12. Rosa says:

    I still haven’t laid hands on Dies the Fire - our library claims to have a copy on the shelves but I couldn’t find it Saturday - but I have been reading Kim Stanley Robinson.

    Here’s how Sixty Days & Counting starts:

    “By the time Phil Chase was elected president, the world’s climate was already far along the way to irrevocable change. There were already four hundred parts per million of carbon dioxide in the atmosphere, and another hundred parts would be there soon if civilization continued to burn its fossil carbon – and at this point there was no other option.

    Just as Franklin Delano Roosevelt was elected in the midst of a crisis that in some ways worsened before it got better, they were entangled in a moment of history when climate change, the destruction of the natural world, and widespread human misery were combining in a toxic and combustible mix.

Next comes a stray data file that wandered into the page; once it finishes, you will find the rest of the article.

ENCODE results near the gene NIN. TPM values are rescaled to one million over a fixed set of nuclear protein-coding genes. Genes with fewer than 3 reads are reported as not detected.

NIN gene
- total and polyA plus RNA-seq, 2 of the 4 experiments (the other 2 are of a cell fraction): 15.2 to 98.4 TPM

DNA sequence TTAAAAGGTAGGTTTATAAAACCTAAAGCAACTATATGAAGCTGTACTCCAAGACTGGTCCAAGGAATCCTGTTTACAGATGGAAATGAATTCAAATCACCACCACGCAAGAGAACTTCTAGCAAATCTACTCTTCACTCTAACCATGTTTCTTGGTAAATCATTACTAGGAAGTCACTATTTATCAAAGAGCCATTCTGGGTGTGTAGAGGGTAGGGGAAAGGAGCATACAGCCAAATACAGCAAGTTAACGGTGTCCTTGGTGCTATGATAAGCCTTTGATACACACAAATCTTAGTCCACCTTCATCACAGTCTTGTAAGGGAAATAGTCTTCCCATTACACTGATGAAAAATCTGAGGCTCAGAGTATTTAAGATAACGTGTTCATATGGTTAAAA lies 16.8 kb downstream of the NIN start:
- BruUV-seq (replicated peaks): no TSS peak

The new president had to contemplate drastic action while at the same time being constrained by any number of economic and political factors, not least the huge public debt left deliberately by the administrations preceding him.”

    Cheerful, huh? Actually, he’s a techno-optimist. Or he’s pretending to be one.

    The good news: financial ruin is easier to turn around than climactic ruin. Also, in the real world the Gulf Stream hasn’t stalled. The worse the economy gets, the less gas we’ll burn.

    The bad news: we don’t have a presidential candidate openly advocating anything like the scale of change we need to turn things around, and every dollar of debt is a dollar we can’t spend on retooling.